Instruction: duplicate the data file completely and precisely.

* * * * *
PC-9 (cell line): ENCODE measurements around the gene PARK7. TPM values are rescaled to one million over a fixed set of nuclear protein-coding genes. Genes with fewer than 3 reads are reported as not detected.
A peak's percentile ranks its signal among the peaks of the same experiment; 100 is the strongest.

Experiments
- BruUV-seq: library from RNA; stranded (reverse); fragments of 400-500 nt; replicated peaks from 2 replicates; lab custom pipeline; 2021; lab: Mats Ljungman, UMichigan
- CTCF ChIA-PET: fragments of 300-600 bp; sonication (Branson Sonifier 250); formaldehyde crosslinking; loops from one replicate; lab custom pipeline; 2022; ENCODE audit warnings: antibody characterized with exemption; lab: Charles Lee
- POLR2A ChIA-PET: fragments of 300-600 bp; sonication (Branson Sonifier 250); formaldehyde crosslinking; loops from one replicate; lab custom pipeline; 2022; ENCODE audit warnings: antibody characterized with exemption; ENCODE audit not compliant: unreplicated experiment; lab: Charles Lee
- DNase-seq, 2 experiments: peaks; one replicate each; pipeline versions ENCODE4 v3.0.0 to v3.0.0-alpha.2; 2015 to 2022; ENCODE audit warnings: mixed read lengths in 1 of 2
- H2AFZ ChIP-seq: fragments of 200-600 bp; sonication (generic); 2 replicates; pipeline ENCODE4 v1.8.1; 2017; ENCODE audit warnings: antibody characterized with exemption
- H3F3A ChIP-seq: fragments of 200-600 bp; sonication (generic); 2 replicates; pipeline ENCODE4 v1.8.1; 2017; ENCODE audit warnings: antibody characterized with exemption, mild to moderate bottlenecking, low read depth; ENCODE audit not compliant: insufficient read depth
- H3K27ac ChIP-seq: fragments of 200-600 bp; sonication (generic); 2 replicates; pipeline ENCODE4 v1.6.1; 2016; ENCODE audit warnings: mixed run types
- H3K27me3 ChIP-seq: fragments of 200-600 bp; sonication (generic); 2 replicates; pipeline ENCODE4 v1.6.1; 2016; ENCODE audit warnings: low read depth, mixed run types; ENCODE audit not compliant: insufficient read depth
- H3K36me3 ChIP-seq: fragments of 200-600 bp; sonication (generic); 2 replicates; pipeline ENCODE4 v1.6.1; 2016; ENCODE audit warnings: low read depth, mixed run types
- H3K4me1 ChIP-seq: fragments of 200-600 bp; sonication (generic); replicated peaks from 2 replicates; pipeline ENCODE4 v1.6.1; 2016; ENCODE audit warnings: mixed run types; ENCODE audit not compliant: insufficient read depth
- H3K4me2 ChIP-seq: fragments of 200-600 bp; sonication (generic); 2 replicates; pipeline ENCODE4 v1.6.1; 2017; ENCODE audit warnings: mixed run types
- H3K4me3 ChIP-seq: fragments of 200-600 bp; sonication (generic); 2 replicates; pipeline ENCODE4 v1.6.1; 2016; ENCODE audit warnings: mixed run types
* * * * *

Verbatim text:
PC-9 (cell line): ENCODE measurements around the gene PARK7. TPM values are rescaled to one million over a fixed set of nuclear protein-coding genes. Genes with fewer than 3 reads are reported as not detected.
A peak's percentile ranks its signal among the peaks of the same experiment; 100 is the strongest.

Experiments
- BruUV-seq: library from RNA; stranded (reverse); fragments of 400-500 nt; replicated peaks from 2 replicates; lab custom pipeline; 2021; lab: Mats Ljungman, UMichigan
- CTCF ChIA-PET: fragments of 300-600 bp; sonication (Branson Sonifier 250); formaldehyde crosslinking; loops from one replicate; lab custom pipeline; 2022; ENCODE audit warnings: antibody characterized with exemption; lab: Charles Lee
- POLR2A ChIA-PET: fragments of 300-600 bp; sonication (Branson Sonifier 250); formaldehyde crosslinking; loops from one replicate; lab custom pipeline; 2022; ENCODE audit warnings: antibody characterized with exemption; ENCODE audit not compliant: unreplicated experiment; lab: Charles Lee
- DNase-seq, 2 experiments: peaks; one replicate each; pipeline versions ENCODE4 v3.0.0 to v3.0.0-alpha.2; 2015 to 2022; ENCODE audit warnings: mixed read lengths in 1 of 2
- H2AFZ ChIP-seq: fragments of 200-600 bp; sonication (generic); 2 replicates; pipeline ENCODE4 v1.8.1; 2017; ENCODE audit warnings: antibody characterized with exemption
- H3F3A ChIP-seq: fragments of 200-600 bp; sonication (generic); 2 replicates; pipeline ENCODE4 v1.8.1; 2017; ENCODE audit warnings: antibody characterized with exemption, mild to moderate bottlenecking, low read depth; ENCODE audit not compliant: insufficient read depth
- H3K27ac ChIP-seq: fragments of 200-600 bp; sonication (generic); 2 replicates; pipeline ENCODE4 v1.6.1; 2016; ENCODE audit warnings: mixed run types
- H3K27me3 ChIP-seq: fragments of 200-600 bp; sonication (generic); 2 replicates; pipeline ENCODE4 v1.6.1; 2016; ENCODE audit warnings: low read depth, mixed run types; ENCODE audit not compliant: insufficient read depth
- H3K36me3 ChIP-seq: fragments of 200-600 bp; sonication (generic); 2 replicates; pipeline ENCODE4 v1.6.1; 2016; ENCODE audit warnings: low read depth, mixed run types
- H3K4me1 ChIP-seq: fragments of 200-600 bp; sonication (generic); replicated peaks from 2 replicates; pipeline ENCODE4 v1.6.1; 2016; ENCODE audit warnings: mixed run types; ENCODE audit not compliant: insufficient read depth
- H3K4me2 ChIP-seq: fragments of 200-600 bp; sonication (generic); 2 replicates; pipeline ENCODE4 v1.6.1; 2017; ENCODE audit warnings: mixed run types
- H3K4me3 ChIP-seq: fragments of 200-600 bp; sonication (generic); 2 replicates; pipeline ENCODE4 v1.6.1; 2016; ENCODE audit warnings: mixed run types